Spring 2013 - Undergraduate Course Descriptions
Description of Course:
Questions about the role and nature of the law have been at the heart of the defining events of American history: the Revolutionary and Civil Wars, popular demands for suffrage and other civil rights, the expansion of the federal government, and more. As Americans have struggled to answer these questions, the law has shaped society, society has shaped the law, and this interplay has created the central foundations of and divisions within American life. This course will trace the history of law in America from colonial times into the present. Through lectures, readings and discussions, we will consider how legal authorities influenced people and their property and how the boundaries between the public and private realms were developed and challenged. We will also explore how Americans of varied race, class and gender identities experienced the law differently. Finally, we will examine how the law has helped to produce categories of social difference while providing disempowered groups with an avenue for advocacy. Legal history involves written laws and challenges to them—as well as the social history of the law’s impact and the political history of efforts to change it. Thus, course readings will include legal texts, secondary legal and historical writings, and popular commentary.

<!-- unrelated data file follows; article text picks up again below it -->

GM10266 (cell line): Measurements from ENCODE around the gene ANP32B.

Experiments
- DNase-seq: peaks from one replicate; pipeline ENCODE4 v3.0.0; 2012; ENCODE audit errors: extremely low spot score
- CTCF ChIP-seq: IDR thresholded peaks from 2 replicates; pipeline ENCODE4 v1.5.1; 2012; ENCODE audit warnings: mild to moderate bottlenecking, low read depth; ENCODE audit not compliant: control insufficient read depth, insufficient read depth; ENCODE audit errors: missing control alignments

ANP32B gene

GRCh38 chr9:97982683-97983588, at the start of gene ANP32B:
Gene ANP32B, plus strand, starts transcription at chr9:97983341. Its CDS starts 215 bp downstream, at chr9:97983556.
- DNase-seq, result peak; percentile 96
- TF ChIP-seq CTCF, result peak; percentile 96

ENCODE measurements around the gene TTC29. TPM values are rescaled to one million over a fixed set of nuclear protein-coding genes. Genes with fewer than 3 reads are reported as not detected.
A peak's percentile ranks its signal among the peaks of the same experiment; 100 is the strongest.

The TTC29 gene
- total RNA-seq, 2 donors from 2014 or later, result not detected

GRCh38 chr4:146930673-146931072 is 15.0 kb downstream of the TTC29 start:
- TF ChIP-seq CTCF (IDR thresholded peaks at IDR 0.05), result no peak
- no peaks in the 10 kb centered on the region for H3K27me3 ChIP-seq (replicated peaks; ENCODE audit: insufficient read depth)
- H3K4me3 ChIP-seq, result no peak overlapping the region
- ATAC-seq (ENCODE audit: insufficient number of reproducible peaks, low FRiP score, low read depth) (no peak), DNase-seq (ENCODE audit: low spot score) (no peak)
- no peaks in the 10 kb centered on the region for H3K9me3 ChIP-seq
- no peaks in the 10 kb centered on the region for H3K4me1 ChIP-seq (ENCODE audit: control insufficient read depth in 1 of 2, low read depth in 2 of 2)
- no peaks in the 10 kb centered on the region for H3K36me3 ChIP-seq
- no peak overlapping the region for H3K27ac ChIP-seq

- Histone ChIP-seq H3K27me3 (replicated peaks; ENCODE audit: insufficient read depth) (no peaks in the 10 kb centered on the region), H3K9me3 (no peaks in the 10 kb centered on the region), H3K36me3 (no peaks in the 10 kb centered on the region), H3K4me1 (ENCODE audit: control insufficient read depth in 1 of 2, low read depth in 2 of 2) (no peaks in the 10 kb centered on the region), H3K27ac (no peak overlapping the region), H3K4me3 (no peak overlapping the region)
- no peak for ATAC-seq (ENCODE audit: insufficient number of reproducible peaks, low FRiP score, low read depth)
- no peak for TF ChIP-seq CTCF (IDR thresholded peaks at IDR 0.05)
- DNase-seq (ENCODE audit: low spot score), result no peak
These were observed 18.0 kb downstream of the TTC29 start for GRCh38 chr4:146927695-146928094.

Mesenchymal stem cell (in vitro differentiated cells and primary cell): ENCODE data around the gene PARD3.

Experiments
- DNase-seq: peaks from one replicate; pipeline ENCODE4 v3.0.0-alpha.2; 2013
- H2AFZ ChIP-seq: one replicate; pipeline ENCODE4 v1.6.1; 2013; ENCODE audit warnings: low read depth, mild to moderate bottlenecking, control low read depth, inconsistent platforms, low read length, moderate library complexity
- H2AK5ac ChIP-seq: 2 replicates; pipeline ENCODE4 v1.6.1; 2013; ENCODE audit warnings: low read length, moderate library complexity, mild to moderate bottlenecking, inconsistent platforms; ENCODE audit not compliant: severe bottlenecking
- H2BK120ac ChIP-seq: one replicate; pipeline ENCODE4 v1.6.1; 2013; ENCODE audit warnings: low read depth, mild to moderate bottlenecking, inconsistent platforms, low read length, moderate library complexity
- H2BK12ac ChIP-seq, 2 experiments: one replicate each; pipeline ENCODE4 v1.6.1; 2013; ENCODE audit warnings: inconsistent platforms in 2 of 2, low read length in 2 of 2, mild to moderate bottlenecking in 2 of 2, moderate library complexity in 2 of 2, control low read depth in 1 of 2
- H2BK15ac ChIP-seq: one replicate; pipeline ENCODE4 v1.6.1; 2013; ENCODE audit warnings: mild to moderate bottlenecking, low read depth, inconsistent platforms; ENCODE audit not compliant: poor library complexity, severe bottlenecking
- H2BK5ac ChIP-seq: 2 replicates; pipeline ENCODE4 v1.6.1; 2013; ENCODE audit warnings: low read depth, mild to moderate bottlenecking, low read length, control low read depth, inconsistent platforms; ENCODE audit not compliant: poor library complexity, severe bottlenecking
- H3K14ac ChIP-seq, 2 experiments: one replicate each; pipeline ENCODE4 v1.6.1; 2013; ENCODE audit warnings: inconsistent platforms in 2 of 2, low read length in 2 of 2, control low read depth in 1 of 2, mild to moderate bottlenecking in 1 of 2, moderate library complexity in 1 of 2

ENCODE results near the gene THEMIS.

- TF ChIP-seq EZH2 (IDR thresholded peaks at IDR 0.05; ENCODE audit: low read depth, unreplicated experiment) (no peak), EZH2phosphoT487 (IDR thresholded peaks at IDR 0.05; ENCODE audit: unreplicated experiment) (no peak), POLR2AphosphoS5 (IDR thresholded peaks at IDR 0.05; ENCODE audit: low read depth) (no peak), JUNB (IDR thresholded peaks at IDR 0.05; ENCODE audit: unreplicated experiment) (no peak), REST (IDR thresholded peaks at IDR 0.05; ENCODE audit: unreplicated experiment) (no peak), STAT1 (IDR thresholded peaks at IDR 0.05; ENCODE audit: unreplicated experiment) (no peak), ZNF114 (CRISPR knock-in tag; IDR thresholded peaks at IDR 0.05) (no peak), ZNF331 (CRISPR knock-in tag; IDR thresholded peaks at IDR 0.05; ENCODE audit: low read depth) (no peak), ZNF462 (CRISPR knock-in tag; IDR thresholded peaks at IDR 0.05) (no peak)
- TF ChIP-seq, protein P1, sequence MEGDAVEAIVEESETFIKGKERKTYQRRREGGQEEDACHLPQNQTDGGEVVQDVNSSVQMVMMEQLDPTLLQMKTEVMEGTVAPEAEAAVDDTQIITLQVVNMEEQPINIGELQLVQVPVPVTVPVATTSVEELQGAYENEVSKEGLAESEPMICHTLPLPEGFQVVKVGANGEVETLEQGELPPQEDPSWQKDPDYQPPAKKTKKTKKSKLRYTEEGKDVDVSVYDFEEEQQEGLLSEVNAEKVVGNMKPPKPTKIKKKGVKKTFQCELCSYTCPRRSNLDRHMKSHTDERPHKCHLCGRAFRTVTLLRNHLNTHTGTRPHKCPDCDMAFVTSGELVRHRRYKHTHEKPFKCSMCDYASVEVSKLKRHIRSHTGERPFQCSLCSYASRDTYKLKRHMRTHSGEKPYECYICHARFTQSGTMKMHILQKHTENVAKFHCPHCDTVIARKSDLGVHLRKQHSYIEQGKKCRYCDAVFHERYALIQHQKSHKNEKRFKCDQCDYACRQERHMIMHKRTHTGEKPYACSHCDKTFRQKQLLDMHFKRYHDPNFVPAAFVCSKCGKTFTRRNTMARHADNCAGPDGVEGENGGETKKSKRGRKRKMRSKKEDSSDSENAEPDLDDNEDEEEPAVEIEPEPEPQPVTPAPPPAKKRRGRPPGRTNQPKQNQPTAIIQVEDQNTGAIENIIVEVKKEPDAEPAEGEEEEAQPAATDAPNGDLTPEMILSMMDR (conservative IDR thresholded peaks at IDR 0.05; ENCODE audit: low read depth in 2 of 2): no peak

Course Requirements/Evaluation Criteria: